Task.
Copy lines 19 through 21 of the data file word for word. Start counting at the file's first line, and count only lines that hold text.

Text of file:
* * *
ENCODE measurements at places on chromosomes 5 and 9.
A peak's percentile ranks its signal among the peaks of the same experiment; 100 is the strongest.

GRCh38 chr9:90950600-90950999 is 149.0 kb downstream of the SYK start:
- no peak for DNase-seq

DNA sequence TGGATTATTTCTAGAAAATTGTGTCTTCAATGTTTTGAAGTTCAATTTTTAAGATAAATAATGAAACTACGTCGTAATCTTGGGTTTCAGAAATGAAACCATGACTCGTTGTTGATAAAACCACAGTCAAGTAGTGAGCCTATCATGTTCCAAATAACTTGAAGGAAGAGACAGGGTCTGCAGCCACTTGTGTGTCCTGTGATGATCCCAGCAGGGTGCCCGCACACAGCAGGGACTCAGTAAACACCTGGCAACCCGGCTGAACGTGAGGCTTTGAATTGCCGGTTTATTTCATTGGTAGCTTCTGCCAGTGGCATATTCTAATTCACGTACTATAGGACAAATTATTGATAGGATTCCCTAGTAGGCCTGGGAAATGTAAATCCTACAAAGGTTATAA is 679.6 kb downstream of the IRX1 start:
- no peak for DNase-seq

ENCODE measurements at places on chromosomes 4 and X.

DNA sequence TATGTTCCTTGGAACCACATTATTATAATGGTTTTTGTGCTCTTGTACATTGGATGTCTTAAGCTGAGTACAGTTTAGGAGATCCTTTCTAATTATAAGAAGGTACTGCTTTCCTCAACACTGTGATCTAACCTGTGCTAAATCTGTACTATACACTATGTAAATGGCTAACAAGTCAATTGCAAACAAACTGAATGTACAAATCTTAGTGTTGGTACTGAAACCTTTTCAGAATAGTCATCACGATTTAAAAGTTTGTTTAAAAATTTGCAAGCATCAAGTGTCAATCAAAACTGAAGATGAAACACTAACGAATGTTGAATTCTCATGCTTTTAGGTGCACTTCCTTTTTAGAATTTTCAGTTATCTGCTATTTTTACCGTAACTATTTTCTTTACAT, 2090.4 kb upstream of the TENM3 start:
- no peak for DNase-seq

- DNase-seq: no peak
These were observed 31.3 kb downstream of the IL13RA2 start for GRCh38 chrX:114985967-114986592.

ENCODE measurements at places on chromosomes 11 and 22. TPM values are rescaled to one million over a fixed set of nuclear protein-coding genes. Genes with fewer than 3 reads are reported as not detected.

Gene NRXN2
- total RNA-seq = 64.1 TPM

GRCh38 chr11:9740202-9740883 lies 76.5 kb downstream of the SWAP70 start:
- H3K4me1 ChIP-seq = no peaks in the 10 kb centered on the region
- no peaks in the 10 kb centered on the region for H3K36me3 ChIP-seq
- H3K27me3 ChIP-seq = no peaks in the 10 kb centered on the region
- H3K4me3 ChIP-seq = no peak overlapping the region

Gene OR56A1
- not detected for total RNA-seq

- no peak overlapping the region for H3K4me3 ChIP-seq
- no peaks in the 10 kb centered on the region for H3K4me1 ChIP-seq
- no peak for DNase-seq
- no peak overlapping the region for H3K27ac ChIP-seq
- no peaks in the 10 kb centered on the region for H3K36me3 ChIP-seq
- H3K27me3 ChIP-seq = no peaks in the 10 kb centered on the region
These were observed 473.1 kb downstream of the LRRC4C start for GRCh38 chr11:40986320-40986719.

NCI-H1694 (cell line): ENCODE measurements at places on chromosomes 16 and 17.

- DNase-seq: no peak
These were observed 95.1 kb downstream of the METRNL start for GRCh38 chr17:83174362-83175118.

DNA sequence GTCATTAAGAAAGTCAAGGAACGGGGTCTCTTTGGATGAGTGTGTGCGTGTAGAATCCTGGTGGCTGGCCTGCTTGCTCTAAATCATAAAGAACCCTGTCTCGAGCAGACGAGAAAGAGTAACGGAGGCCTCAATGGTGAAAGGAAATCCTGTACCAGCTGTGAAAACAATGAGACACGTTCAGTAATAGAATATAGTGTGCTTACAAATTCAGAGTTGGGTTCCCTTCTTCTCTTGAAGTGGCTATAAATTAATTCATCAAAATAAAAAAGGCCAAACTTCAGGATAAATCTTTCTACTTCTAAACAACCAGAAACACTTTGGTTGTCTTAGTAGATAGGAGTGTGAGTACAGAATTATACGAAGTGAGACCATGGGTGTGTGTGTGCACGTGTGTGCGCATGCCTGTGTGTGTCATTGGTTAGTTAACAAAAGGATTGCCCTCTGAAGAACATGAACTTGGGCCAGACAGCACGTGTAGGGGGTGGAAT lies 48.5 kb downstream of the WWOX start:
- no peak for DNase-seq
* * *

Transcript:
- H3K4me3 ChIP-seq = no peak overlapping the region

Gene OR56A1
- not detected for total RNA-seq